The Tunnel

This blu-ray review is almost completely spoiler free.

Now first thing to be clear about is that I haven’t watched the original version of The Tunnel, and by that I mean The Bridge, by all accounts this Anglo-French remake is exactly the same, but I can’t confirm that. Coming at the series fresh though I can tell you it’s brilliant, right up to the slightly disappointing final episode or two, let’s not get ahead though.

The Tunnel is the story of two police forces, the British and the French, working together (mostly) to solve a murder (initially), before that murder evolves into two murders (of a French politician and a British prostitute), and then into something much more elaborate and conspiracy driven. To give much more detail about the plot would be to give too much away about the story, so I’ll try not to. The lead detective for the Brits is Karl Roebuck, played with dishevelled charm by a brilliant Stephen Dillane, and representing our Gallic cousins is Elise Wasserman, played with a Sherlock-esque lack of human intuition by Clemence Poesy. And this central partnership is the key strength of the series. By having ten episodes, as opposed to the British standard of six, it allows time for the odd couple and their relationship - purely platonic - to grow. Starting off with the usual buddy movie standard of opposing personalities that grate against one another, by the end though there is genuine feeling between the two. That this doesn’t feel forced or fake is mainly down to the chemistry between Dillane and Poesy, and their skill in evolving their characters from the slight caricatures they are in the opening episode. You’ll also see a guest stars scattered throughout as Liz Smith, Joseph Mawle, and Keeley Hawes turn up in relatively minor roles, but help to flesh out the supporting cast with some solid acting.
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It’s also notable that it’s a true Anglo-French co-production, the cast are split fairly evenly, there’s a mix in the writer and director chairs, even the crew are a combination of French and British. This extends to the dialogue on screen as well with liberal use of subtitles, although you get the feeling there has been more of a concession made to us lazy Brits as the French speak far more English than the British do French. Although maybe that’s just art imitating life.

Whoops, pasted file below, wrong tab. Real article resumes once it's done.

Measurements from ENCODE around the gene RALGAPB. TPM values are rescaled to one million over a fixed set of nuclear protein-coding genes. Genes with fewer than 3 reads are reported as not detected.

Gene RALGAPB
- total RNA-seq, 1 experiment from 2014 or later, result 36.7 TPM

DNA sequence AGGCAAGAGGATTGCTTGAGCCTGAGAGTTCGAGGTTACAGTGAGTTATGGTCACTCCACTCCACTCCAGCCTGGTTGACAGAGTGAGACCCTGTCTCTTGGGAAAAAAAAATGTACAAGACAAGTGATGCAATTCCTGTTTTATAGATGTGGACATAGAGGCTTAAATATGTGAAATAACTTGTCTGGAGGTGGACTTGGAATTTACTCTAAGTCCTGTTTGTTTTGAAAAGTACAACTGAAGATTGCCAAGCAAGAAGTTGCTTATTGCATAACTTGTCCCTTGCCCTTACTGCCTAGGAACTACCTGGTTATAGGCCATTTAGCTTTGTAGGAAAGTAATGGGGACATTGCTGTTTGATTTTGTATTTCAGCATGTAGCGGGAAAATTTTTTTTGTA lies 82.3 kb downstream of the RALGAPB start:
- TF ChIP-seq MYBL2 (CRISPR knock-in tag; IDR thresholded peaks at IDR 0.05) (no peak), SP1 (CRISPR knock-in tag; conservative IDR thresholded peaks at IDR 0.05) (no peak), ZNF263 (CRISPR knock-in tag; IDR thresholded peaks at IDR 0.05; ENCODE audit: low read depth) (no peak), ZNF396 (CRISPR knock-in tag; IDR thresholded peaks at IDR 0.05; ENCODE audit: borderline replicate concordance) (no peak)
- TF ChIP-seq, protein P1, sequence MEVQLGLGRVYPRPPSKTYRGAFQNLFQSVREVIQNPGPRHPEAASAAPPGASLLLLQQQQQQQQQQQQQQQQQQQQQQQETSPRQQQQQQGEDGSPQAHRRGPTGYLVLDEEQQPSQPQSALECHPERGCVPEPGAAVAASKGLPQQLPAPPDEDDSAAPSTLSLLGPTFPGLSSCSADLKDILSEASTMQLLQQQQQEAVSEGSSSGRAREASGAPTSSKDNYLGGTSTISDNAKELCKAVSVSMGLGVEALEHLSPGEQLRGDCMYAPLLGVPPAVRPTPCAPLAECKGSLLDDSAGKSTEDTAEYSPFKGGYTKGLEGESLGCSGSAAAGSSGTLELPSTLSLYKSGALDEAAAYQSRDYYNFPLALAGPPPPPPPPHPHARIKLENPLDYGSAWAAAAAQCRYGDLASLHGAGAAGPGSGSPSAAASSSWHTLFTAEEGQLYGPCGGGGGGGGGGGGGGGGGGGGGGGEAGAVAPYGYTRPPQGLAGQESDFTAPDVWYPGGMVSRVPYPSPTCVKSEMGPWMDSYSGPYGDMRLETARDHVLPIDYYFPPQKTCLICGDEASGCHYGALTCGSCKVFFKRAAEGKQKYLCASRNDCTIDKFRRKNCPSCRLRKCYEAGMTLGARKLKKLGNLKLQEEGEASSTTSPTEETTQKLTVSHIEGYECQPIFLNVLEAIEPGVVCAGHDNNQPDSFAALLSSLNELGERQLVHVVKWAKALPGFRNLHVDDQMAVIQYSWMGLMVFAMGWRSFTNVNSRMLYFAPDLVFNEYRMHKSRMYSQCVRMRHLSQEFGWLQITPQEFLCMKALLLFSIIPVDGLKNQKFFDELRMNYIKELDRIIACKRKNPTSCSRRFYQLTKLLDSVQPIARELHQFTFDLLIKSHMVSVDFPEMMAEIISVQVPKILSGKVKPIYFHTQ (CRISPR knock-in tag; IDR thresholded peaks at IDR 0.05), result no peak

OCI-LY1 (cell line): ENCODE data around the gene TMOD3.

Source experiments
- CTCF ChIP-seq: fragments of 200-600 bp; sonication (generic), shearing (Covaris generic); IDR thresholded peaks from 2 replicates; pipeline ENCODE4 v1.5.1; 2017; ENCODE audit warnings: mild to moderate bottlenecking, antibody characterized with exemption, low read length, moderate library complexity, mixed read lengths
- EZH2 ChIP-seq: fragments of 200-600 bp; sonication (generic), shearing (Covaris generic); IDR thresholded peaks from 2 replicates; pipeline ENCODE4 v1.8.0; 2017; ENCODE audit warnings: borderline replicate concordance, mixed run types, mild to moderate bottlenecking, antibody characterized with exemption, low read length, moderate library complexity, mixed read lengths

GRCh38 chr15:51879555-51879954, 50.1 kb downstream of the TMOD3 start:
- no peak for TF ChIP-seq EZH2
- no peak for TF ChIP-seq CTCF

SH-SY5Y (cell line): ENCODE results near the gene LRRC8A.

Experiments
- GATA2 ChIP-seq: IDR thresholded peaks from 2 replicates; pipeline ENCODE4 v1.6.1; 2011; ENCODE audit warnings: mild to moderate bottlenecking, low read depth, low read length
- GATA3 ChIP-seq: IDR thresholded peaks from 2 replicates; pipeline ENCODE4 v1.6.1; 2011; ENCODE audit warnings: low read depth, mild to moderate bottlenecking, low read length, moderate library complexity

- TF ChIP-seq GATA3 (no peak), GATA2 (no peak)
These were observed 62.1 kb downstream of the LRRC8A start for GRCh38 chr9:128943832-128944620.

The Tunnel is great addition to the thriller genre, with its top notch cast, some lovely filming locations, a strong story that keeps you guessing, and real drama both from characters interactions and through the central plotline. This is a definite to pick up on DVD or Blu-ray, a remake that not only doesn’t stink, it’s actually gripping and original.
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Turning to the disc itself, the audio is presented in PCM Stereo and DTS 5.1 which delivers as you would expect and aside from a single explosion there aren’t many Hollywood effects to deal with and the sound is more than capable when it comes to the dialogue which is clear, including the quieter scenes. Obviously for a show that involved a lot of talking that’s a major tick in the box.

Picture-wise, and as you’d expect from a contemporary show shot recently, it's excellent. It has clear levels of grey, deals with the few dark scenes competently and handles the washed out colouring of the show well. With no vivid colours the picture looks deliberately wet and subdued, fitting the ambiance of the show perfectly.

The extras included are some cast and crew interviews and a short making of, neither of these were available to view on the preview copy.

Overall

8

out of 10

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